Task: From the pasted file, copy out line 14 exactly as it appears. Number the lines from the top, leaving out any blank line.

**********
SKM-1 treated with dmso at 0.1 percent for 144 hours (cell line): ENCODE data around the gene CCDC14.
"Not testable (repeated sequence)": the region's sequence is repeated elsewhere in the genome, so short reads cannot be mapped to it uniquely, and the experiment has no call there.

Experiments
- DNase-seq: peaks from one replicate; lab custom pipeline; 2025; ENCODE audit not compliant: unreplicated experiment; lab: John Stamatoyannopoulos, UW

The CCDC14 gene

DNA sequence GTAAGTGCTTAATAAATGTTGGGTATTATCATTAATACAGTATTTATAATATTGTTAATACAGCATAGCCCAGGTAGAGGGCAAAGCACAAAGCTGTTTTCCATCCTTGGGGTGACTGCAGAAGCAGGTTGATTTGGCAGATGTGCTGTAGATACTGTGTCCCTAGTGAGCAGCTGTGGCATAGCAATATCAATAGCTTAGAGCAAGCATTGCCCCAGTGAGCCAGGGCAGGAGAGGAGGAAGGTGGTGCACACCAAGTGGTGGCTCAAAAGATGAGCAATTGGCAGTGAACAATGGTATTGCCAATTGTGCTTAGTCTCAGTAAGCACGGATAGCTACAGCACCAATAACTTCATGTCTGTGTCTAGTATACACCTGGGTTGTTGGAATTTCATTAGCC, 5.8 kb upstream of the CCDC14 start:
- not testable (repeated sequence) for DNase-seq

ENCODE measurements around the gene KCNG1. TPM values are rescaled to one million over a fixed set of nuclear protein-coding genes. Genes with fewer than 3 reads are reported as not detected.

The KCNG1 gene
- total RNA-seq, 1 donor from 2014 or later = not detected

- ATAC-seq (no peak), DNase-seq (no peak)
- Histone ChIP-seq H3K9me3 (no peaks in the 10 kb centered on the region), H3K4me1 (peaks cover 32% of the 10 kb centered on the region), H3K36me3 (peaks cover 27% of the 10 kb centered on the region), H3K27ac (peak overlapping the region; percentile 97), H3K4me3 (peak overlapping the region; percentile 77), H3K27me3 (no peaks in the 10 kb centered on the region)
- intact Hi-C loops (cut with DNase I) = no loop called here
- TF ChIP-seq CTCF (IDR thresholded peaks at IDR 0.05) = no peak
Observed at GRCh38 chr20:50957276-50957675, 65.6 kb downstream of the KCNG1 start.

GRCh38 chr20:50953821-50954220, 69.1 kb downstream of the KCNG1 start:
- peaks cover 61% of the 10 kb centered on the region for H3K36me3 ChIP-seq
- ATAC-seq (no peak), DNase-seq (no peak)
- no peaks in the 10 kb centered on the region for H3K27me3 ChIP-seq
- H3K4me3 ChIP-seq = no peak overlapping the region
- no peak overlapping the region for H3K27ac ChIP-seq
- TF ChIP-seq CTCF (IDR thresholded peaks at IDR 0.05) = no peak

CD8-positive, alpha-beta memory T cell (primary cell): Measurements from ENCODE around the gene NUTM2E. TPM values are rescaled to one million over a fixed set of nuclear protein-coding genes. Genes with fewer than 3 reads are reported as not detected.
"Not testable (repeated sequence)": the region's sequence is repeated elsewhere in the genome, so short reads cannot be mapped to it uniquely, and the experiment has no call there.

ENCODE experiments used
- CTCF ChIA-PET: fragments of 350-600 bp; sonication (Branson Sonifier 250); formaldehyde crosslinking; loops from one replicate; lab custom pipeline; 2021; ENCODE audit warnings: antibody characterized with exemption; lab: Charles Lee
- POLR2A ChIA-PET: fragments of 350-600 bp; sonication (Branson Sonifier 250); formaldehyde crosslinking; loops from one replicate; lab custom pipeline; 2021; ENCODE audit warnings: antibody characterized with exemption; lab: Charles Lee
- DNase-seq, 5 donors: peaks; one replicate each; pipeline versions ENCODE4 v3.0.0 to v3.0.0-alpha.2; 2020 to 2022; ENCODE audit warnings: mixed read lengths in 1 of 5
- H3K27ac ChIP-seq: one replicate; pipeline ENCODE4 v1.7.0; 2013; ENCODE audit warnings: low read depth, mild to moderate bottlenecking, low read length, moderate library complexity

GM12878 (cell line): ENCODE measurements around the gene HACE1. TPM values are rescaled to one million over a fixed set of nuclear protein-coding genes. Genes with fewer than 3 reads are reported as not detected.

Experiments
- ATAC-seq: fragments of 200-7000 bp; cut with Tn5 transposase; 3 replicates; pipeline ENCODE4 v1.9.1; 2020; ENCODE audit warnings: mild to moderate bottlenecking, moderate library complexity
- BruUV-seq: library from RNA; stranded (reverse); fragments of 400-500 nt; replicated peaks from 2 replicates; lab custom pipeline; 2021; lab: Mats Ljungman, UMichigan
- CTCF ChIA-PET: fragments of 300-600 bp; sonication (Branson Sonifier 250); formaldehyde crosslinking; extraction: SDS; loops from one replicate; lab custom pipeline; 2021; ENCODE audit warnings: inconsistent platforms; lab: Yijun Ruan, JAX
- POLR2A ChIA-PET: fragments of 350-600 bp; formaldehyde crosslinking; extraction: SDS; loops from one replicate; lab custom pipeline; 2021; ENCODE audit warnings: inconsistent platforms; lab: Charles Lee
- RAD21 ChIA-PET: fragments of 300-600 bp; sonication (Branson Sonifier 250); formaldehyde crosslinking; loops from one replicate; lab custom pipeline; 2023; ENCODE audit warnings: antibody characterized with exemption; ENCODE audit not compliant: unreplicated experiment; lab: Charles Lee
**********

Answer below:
- TF ChIP-seq CTCF (IDR thresholded peaks at IDR 0.05) = no peak